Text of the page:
A few Marine recruiters searched for the nation’s future warriors at the Target Center Dec. 22 while the Minnesota Timberwolves took on the Utah Jazz.
More than 50 men and women took the pull-up or flexed-arm hang challenge to potentially one day fill the ranks of the Corps.
“It was really motivating to be able to go out and represent the Marine Corps,” said Pfc. Brittany Dexter, a 19-year-old from Blaine, Minn., who completed boot camp earlier this year. “I talked to one girl who told me she had never seen a female Marine before.”
To master “The Challenge,” participants must perform 20 pull-ups or hang on the bar for 70 seconds.
“We’re looking people who can bring something to the Corps,” said Sgt. Dae Kim, a 25-year-old from Stockton, Calif., and recruiter out of the Woodbury, Minn., office. “Anyone can serve their country, but not everyone has what it takes to be a Marine.”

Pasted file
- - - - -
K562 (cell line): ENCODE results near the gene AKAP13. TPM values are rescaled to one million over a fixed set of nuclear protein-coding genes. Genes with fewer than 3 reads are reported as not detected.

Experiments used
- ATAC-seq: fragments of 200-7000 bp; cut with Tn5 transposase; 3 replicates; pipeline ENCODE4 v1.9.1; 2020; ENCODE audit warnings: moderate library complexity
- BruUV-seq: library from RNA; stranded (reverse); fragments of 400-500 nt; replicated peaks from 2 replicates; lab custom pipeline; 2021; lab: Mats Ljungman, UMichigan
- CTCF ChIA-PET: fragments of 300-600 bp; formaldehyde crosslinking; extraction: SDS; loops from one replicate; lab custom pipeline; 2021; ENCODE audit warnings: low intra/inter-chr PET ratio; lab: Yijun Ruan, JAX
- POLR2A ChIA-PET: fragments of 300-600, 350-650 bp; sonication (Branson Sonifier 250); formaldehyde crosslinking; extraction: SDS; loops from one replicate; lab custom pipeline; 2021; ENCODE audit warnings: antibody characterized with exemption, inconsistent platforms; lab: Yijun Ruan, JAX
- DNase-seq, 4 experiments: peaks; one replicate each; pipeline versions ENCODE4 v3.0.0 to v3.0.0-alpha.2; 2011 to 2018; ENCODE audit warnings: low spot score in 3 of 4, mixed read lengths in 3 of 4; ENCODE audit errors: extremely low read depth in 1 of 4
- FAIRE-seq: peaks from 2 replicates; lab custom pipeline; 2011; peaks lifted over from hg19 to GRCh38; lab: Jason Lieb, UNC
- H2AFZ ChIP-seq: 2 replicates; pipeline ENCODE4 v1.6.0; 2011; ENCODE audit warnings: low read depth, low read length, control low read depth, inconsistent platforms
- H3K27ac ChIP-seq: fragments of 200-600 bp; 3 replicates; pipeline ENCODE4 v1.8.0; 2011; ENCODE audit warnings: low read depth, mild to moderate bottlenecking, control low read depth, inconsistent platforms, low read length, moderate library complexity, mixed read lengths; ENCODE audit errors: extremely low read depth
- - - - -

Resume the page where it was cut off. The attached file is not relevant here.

Although for Marines with Recruiting Station Twin Cities, it's not just about getting people on the bar and finding prospective applicants.
“Our primary mission is to find people who can live by a code of honor, courage and commitment,” said RS Twin Cities Executive Officer Capt. Douglas Woodcock. “Our secondary job is to act as an ambassador to the community and provide the next generation with heroes they can look up to and emulate”
For more information on the Corps, visit Marines.com or contact your local recruiting office. Additional photos of the event can be found on the RS Twin Cities fan page at www.facebook.com/rstwincities.
“I didn’t know what honor, courage and commitment really meant until I put on this uniform,” said Woodcock, a 34-year-old from Columbia, Mo. “Whether I’m out filling up the tank with gas or just grabbing up some milk from the grocery store, people know I’m a Marine because of how we carry ourselves. Those who can’t live by that code need not apply.”